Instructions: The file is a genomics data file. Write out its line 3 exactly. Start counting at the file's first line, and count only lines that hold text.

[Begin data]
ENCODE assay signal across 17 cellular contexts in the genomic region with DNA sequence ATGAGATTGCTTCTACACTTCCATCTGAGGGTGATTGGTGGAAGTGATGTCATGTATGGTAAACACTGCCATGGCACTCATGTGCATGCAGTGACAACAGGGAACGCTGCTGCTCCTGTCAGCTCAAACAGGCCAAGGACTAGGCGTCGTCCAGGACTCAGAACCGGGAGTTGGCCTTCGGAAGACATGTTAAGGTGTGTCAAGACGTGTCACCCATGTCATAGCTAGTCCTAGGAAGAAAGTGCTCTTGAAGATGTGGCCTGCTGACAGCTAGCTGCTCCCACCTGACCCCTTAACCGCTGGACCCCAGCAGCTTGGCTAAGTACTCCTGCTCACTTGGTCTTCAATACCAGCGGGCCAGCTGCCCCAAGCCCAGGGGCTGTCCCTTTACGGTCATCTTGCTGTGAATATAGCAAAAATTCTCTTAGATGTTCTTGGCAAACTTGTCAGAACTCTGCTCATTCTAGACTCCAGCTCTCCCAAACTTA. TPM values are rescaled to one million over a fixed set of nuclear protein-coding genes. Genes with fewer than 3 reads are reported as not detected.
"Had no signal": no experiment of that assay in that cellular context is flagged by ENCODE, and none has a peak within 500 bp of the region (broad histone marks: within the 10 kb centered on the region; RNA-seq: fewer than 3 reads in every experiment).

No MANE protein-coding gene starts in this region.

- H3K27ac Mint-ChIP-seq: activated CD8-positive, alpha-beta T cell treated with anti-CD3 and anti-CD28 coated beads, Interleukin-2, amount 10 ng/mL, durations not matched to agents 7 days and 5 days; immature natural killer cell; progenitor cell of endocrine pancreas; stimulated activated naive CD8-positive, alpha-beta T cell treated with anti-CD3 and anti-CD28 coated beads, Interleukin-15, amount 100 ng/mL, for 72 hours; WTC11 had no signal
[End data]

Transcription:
No MANE protein-coding gene starts in this region.